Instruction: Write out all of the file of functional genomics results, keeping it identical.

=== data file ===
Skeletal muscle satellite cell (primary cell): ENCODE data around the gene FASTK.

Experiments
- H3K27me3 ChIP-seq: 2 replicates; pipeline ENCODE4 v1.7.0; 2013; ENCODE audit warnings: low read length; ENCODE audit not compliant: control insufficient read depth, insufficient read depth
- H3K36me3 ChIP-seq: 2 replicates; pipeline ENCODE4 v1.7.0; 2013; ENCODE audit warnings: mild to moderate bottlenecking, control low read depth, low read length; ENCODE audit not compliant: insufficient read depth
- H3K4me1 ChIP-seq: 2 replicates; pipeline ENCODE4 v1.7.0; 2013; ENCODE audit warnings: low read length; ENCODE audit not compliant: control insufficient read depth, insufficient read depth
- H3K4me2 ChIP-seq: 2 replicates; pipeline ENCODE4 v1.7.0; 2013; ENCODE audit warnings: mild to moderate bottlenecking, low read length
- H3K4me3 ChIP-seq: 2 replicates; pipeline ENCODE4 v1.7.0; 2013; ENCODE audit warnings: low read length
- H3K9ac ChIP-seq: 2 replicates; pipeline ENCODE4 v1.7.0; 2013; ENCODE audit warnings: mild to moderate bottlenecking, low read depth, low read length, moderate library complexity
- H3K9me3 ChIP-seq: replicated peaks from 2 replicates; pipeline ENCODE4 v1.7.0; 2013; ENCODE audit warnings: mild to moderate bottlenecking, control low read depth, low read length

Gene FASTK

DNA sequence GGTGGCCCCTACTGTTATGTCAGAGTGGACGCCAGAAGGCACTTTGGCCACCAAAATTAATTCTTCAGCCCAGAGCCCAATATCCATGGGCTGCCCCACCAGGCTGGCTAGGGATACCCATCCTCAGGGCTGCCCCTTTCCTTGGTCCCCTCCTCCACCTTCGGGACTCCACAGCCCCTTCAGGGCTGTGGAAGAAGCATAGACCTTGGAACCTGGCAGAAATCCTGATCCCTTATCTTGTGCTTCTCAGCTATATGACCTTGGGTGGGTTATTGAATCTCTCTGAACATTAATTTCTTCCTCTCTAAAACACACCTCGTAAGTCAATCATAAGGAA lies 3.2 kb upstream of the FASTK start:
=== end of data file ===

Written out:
Skeletal muscle satellite cell (primary cell): ENCODE data around the gene FASTK.

Experiments
- H3K27me3 ChIP-seq: 2 replicates; pipeline ENCODE4 v1.7.0; 2013; ENCODE audit warnings: low read length; ENCODE audit not compliant: control insufficient read depth, insufficient read depth
- H3K36me3 ChIP-seq: 2 replicates; pipeline ENCODE4 v1.7.0; 2013; ENCODE audit warnings: mild to moderate bottlenecking, control low read depth, low read length; ENCODE audit not compliant: insufficient read depth
- H3K4me1 ChIP-seq: 2 replicates; pipeline ENCODE4 v1.7.0; 2013; ENCODE audit warnings: low read length; ENCODE audit not compliant: control insufficient read depth, insufficient read depth
- H3K4me2 ChIP-seq: 2 replicates; pipeline ENCODE4 v1.7.0; 2013; ENCODE audit warnings: mild to moderate bottlenecking, low read length
- H3K4me3 ChIP-seq: 2 replicates; pipeline ENCODE4 v1.7.0; 2013; ENCODE audit warnings: low read length
- H3K9ac ChIP-seq: 2 replicates; pipeline ENCODE4 v1.7.0; 2013; ENCODE audit warnings: mild to moderate bottlenecking, low read depth, low read length, moderate library complexity
- H3K9me3 ChIP-seq: replicated peaks from 2 replicates; pipeline ENCODE4 v1.7.0; 2013; ENCODE audit warnings: mild to moderate bottlenecking, control low read depth, low read length

Gene FASTK

DNA sequence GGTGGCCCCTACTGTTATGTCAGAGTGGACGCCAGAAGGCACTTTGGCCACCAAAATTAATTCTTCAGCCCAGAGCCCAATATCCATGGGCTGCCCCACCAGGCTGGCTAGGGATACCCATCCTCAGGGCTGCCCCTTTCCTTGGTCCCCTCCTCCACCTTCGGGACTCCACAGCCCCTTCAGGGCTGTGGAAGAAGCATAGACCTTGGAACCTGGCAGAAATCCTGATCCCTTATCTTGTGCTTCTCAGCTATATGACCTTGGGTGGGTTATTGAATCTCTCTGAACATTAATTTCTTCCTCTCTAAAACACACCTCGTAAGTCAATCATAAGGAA lies 3.2 kb upstream of the FASTK start: